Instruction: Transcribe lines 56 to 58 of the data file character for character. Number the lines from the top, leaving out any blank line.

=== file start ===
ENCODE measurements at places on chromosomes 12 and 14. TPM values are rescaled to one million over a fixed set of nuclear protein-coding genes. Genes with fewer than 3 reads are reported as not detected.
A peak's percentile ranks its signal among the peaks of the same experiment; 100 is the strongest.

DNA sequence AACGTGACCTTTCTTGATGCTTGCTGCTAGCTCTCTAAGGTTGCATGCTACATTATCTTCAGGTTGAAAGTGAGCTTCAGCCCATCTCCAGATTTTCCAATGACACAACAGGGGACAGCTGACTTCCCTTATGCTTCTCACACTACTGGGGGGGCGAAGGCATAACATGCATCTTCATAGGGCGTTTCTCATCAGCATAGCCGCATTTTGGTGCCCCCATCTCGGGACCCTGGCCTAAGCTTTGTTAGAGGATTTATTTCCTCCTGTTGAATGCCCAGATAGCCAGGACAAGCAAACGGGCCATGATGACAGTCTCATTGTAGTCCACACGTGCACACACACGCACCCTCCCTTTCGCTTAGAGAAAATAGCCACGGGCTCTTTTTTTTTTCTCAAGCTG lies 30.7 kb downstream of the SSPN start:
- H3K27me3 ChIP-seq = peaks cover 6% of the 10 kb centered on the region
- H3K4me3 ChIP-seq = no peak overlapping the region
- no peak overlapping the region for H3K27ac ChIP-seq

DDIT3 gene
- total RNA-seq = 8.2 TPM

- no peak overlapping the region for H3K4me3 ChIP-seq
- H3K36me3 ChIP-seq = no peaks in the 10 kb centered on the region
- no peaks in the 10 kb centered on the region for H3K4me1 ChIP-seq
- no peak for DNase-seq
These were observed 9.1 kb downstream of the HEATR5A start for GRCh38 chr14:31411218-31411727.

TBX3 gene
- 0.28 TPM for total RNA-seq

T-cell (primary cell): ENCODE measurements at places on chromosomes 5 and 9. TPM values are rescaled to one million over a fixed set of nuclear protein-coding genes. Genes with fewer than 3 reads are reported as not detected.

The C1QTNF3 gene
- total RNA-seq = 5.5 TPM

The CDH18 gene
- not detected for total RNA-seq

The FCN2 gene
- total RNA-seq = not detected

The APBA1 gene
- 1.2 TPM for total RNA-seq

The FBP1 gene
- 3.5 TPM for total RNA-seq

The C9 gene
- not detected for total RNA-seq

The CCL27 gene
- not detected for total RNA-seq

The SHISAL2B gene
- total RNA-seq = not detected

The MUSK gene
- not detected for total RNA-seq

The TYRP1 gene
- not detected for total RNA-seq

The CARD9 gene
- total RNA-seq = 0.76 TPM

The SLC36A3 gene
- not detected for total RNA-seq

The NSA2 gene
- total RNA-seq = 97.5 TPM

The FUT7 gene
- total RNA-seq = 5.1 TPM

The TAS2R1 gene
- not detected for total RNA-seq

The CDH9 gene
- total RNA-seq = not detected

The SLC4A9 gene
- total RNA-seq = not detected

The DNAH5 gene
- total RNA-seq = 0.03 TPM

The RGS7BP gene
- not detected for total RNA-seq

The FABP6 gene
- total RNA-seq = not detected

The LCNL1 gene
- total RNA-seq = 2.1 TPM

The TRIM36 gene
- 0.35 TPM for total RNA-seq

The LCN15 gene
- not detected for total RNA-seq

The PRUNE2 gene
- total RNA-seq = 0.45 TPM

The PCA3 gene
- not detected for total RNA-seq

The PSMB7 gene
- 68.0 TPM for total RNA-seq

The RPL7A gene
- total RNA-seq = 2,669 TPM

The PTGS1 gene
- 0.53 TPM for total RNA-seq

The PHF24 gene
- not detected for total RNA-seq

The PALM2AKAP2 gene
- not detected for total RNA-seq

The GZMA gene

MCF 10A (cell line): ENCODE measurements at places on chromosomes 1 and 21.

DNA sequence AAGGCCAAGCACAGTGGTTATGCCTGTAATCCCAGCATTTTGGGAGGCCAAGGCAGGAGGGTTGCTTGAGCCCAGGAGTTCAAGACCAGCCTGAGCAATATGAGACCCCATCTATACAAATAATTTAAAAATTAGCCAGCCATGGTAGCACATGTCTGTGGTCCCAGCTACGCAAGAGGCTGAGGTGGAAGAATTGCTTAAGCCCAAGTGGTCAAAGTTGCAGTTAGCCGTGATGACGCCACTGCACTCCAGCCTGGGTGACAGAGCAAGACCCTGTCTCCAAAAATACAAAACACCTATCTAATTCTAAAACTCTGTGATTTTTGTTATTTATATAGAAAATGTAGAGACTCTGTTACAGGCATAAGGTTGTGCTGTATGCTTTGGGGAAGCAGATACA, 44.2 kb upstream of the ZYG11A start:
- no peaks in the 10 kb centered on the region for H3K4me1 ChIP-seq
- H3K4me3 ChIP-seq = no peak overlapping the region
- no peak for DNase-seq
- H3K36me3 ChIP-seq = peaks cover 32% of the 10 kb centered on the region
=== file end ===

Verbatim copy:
- total RNA-seq = not detected

The LCNL1 gene
- total RNA-seq = 2.1 TPM